Have you ever found yourself believing that change is difficult? Or been challenged by others who are resisting change?
Change is a fundamental human experience, it is inevitable. Either we are growing and learning or we are stagnating, atrophying and dying, but we are always changing.
Why would we resist something that is inevitable?
Because, we fear it.
Specifically we fear the potential to experience the pain that may come with change. When we anticipate pain, the same centres in our brains that process actual physical or emotional pain are triggered. We begin to experience the pain of our premonitions, even though the event has not, and may never, come to pass.
To avoid pain we waste a lot of energy trying to control things outside of our control – other people, resources, even our own thoughts. We tend to be more motivated by the desire to avoid pain than the desire to experience pleasure.
It keeps us safe, but can also cage us.
Yoga can help us to shift this tendency and rewire our neurology, to be less pain avoidant, more behaviourally flexible and accepting of change. Yoga teaches us that it is not what happens to us, rather, it is our mind’s perceptions of life’s events that determines whether we experience them as painful or not. So-called painful events are part of being alive.
Suffering, however is a choice.
The nature of this choice is explained, in part, through the yama (social discipline) of Aparigraha, meaning non-attachment and non-grasping. The practice of Aparigraha asks us to see all material attainments as transitory, to let go of what we no longer need and to open to receive from a benevolent and generous Universe that acts in support of our evolution.
Practices of gratitude, generosity and mindfulness meditations expand our capacity to accept life as it comes with equanimity.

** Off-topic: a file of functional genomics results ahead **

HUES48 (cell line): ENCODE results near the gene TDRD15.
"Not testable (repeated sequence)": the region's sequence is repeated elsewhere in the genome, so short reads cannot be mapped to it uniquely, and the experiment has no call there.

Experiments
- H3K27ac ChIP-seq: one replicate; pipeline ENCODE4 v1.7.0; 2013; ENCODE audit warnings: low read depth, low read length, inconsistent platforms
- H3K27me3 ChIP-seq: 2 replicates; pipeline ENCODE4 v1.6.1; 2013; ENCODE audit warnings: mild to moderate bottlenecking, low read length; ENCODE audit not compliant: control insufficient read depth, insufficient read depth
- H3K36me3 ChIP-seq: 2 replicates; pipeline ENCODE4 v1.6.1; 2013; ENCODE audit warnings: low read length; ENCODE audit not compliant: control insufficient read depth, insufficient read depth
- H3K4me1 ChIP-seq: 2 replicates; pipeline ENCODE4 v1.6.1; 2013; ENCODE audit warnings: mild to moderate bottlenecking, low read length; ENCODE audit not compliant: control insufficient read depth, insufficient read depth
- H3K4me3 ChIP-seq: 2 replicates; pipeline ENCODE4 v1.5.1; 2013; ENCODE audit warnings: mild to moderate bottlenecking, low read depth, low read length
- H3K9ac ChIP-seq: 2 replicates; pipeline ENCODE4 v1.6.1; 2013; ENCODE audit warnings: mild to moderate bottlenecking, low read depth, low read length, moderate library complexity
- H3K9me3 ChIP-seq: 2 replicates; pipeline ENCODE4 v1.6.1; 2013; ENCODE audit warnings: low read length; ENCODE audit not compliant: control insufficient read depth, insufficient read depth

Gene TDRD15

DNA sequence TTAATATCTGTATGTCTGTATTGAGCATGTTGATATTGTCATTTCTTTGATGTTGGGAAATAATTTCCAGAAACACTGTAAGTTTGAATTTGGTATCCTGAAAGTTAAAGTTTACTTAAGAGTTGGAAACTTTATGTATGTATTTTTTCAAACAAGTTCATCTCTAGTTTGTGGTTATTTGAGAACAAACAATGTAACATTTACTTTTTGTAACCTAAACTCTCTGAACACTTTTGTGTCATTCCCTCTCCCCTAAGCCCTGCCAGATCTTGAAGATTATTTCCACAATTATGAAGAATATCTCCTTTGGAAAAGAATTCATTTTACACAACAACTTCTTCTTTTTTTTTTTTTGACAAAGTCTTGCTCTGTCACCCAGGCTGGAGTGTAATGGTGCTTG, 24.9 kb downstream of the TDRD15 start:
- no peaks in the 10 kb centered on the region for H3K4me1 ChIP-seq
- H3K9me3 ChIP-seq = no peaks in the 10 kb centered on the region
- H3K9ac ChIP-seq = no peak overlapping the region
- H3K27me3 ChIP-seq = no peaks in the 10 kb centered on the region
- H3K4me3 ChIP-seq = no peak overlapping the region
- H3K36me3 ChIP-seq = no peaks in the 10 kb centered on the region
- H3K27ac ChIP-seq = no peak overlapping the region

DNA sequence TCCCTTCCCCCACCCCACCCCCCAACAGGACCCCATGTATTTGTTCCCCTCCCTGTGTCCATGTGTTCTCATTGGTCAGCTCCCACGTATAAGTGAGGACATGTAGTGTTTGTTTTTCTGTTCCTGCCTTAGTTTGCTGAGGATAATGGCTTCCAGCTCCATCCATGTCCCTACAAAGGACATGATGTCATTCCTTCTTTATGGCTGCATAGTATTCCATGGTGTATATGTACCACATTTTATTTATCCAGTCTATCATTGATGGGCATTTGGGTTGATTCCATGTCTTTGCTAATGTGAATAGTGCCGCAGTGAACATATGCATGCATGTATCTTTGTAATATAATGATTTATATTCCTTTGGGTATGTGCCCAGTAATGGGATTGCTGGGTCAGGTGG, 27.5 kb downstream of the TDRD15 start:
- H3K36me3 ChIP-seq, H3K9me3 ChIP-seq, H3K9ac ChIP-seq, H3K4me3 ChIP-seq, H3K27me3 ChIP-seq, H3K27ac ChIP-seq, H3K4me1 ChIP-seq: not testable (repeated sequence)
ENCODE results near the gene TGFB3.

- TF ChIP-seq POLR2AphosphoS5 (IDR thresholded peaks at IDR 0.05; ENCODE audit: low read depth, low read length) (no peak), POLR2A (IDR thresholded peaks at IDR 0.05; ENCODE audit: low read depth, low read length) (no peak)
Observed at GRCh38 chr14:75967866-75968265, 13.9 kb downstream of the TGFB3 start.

These practices will expand your capacity to accept change:
De-clutter: Practice trusting in the Universe’s generosity by giving away things that you no longer need. This practice clears out stagnant energy in your home, creating room for fresh energy to circulate.
Be Grateful: Every day make a list of 5 things you are grateful for. It’s a great way to start the day or to end it by sharing your list with friends or family.
Meditate: Learn to drop the struggle to control your thoughts through mindfulness meditation. Simply start by following the breath with your mind from the moment it enters the body, to the moment it leaves. Allow any intrusive thoughts to come and go, without judgement.
Perform a Letting Go or Manifestation Ritual: Ritual is a powerful tool for directing and refining our thoughts about change. By engaging in a ritual to let go of something, or to call something into our lives we build neural pathways that cause us to perceive the world differently.
Rituals take many forms and don’t at all need to be religious. For instance, you can improve your fitness by creating a simple morning ritual. Get off the tram 2 stops early or park your car a few blocks away and walk to work. Take the stairs into the office instead of the lift and finish your ritual with a big glass of water.
To let go of something you have an unhealthy attachment to, you might simply write down what it is you want to let go of and burn it, then throw away the ashes in nature, saying a few words of farewell as you do. It’s a good idea to balance such a ritual with a ritual of manifestation that will focus your attention on what you want instead.
Read more about the power of ritual in my blog piece, “The Power of Ritual”.